And, when all else fails, we can all start learning how to play the spoons.

14 May 2006

why be original?

Back in the day I made a post detailing my disappointment in others usurping my good name. The mugs of all the folks with any semblance of an online personality was upsetting, given that clearly I am the best "Nick Campbell." But Google searches for all my former online personae have become just as disappointing, particularly the "thatkidnick" monicker:

But also for ku.sama and lucian9 (but not poor, sad lifestrem1). Maybe it's punishment for trying to create cute names for myself, that my online identities get unintentionally kidnapped by lamer people. Why even try to be original anymore (with nicknames)? Maybe I should just stick to "Nick Campbell."

And to any other "thatkidnicks" or "lucian9s" that may be reading: I know the feeling is mutual.

13 May 2006

the lord, strapped to a car.

I-85 Southbound, Shallowford Road area -- 13 May 06

12 May 2006

my life as puzzle mechanics.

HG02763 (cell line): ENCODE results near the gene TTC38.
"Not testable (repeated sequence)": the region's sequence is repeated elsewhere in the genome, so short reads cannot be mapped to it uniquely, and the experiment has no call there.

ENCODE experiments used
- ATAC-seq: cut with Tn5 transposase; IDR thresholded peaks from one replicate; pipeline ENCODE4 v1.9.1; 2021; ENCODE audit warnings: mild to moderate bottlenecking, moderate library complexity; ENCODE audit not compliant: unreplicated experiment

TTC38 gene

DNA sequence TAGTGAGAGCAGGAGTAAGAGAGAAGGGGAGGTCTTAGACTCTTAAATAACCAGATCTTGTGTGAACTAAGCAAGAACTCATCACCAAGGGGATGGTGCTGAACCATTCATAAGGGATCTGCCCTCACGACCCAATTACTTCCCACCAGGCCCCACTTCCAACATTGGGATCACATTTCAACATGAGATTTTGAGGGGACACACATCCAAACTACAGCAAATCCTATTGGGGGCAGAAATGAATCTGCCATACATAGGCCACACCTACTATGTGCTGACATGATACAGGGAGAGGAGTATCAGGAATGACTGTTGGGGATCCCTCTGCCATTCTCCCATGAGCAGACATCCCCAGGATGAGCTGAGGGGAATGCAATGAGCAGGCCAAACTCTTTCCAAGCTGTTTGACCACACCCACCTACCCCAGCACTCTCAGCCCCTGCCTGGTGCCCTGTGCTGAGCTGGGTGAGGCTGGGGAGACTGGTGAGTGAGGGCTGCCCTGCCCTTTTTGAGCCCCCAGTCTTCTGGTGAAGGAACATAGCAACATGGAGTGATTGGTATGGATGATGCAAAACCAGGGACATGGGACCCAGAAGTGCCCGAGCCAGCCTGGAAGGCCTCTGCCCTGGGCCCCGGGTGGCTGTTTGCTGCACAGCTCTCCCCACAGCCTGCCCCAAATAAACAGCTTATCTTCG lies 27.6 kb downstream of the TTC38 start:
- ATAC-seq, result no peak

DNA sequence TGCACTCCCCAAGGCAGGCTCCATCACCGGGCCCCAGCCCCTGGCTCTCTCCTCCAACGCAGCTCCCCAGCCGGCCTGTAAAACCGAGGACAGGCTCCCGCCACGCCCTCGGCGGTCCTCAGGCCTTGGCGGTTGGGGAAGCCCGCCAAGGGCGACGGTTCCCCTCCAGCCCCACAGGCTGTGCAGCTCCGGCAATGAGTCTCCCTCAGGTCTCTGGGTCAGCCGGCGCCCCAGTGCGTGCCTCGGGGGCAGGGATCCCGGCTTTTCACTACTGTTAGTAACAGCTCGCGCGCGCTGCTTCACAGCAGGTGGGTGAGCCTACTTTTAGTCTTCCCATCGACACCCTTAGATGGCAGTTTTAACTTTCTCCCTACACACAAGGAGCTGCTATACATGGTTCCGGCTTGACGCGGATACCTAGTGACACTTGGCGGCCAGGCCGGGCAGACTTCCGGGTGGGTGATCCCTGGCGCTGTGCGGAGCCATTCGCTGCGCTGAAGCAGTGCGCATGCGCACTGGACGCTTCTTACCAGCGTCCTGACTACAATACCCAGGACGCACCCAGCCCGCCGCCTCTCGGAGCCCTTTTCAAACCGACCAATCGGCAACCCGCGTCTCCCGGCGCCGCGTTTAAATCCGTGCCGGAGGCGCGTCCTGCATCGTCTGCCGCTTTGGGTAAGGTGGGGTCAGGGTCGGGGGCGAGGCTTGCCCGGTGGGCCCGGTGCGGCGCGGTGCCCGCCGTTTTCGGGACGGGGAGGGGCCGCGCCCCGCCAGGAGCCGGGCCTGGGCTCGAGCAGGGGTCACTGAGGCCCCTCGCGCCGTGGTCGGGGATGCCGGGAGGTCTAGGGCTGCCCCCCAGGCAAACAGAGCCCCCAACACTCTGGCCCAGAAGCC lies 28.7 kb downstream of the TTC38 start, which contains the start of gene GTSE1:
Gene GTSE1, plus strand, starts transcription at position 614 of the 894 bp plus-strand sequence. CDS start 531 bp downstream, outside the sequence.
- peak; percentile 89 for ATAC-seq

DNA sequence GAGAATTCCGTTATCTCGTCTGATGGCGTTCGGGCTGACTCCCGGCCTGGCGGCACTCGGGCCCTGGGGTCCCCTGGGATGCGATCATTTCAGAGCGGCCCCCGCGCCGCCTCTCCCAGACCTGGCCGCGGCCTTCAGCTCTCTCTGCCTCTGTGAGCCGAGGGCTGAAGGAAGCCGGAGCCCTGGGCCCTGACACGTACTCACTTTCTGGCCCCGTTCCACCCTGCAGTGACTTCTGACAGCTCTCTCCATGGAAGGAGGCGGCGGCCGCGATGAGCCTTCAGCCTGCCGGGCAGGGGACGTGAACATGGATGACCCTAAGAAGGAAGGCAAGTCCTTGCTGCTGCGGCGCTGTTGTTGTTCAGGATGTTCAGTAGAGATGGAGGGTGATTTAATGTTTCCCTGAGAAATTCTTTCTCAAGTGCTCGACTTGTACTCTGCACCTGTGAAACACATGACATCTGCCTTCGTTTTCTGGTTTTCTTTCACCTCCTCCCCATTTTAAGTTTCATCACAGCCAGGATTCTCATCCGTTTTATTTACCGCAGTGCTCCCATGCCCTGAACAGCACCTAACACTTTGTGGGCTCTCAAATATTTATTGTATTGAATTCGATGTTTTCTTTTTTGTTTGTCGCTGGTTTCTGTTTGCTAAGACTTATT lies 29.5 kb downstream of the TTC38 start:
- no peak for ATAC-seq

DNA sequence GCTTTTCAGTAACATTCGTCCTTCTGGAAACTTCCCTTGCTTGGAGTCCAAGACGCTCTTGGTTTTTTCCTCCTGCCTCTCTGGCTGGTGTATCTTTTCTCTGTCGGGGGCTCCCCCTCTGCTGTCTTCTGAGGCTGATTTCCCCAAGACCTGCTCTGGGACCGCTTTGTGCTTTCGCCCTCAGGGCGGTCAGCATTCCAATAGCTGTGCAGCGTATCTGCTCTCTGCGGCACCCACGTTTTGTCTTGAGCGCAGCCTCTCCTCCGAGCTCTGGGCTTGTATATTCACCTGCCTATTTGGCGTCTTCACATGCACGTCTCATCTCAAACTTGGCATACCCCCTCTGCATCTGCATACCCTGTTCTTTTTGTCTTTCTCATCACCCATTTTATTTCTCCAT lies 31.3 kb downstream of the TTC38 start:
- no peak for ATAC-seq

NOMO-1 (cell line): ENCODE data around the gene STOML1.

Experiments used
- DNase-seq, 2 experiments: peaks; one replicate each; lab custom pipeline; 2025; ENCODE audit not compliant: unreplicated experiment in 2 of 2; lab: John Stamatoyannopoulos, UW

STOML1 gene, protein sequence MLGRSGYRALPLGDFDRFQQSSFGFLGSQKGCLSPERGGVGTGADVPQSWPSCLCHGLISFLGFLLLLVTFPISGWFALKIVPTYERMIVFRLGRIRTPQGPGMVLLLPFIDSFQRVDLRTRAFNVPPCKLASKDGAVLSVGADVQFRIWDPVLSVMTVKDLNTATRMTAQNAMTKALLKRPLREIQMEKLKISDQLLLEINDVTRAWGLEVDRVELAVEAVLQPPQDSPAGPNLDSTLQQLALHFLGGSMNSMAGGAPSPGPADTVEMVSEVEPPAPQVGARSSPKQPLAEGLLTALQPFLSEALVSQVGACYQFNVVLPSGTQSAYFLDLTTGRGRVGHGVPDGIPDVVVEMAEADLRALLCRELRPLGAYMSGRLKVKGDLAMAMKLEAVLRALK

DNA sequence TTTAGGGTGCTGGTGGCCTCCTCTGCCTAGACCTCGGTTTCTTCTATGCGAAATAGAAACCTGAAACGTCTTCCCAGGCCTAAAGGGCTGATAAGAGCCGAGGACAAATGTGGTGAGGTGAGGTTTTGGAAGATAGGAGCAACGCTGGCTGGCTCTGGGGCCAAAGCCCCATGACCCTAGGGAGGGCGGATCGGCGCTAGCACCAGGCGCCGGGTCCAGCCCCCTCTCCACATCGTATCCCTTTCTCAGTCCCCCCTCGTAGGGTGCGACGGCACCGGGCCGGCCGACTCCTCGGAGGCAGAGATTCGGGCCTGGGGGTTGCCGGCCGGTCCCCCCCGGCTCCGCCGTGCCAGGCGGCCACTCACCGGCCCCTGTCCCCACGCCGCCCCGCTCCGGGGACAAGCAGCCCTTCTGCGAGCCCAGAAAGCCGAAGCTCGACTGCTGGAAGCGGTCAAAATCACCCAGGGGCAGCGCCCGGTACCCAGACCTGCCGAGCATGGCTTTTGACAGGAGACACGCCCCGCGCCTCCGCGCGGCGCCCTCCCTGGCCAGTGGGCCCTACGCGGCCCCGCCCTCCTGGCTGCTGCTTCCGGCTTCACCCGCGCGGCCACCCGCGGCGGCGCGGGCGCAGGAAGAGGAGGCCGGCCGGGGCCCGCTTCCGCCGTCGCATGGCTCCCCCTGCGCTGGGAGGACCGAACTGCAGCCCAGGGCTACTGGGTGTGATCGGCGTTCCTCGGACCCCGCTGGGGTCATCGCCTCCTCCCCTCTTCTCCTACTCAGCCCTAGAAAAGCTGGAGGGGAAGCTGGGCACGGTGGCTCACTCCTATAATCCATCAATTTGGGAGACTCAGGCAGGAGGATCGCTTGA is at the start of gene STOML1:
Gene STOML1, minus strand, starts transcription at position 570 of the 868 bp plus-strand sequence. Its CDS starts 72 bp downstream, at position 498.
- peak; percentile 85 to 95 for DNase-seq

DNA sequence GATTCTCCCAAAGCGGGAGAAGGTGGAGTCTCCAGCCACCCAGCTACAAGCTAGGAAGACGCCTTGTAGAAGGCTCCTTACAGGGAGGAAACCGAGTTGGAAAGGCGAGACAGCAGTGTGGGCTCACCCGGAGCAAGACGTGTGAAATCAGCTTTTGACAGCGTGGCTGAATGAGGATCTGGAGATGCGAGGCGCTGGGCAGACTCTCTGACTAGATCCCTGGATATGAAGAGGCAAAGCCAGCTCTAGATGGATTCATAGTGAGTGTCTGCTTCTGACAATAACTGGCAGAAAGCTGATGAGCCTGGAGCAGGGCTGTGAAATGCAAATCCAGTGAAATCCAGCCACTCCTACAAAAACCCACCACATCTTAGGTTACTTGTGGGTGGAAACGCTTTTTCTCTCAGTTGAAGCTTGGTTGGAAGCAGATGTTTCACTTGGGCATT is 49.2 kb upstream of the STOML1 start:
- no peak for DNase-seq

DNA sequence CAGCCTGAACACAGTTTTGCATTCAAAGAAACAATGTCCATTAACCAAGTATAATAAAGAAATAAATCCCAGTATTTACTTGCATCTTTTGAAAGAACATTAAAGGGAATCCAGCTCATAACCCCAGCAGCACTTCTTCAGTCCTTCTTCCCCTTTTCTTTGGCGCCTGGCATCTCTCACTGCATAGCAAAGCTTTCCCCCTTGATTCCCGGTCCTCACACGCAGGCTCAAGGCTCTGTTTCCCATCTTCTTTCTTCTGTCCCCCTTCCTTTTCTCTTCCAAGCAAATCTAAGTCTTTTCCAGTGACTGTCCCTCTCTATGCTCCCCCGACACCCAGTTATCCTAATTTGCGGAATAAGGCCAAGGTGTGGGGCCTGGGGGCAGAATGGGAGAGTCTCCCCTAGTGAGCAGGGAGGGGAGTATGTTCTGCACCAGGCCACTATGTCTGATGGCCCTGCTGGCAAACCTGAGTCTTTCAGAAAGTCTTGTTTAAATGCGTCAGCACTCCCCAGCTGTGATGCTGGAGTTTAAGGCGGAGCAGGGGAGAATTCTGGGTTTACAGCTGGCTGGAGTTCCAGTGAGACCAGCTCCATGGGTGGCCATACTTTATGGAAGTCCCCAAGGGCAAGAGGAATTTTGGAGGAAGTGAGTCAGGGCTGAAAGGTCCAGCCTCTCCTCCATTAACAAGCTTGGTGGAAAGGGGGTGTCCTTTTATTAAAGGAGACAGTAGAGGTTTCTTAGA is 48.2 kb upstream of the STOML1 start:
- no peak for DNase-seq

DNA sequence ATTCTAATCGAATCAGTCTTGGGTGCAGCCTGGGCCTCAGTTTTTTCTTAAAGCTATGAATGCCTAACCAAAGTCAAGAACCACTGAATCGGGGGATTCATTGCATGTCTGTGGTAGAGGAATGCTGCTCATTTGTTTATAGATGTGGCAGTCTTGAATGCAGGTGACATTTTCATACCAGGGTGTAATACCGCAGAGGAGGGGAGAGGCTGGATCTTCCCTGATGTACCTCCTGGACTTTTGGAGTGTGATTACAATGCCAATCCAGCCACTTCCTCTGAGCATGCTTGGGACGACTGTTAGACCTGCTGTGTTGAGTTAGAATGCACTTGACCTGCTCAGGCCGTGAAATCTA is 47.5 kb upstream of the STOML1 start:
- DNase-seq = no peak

I'm a recovering puzzle addict. A few years ago I got hooked on a game called Yohoho! Puzzle Pirates. You become a sea-farer in an MMORPG world full of items to buy, homes to build, boats to sail and plenty of people to swashbuckle with. The twist to the game is that all the tasks, whether it be navigating a ship or swordfighting with a rival crew, are puzzle-based. Bailing water is a lot like Tetris Attack, fixing the ship floor is similar to to tangrams, and swordfighting is all kinds of Puzzle Fighter. For hours I would "sail" around this "ocean," looking for "booty" (currency taking the form of "pieces of eight"), messaging back and forth with other players (including my friend, Ian, who was just in the next room), building reputations, gaining ranks ... it was a ridiculous affair. It took me a while to ween off it. I didn't actually fully stop being involved until after the beta period was over and they started charging for the game. And even then a $5 buy-in was tempting. It was seriously one of the most addictive things I've ever played. Even with the constant terrorizing I received from Joey and Erica about being a "puzzle pirate," I played on. I can't even in good conscious give you the link to this site lest you fall prey to the devestating effect this game can have. Ah, heck, here you go.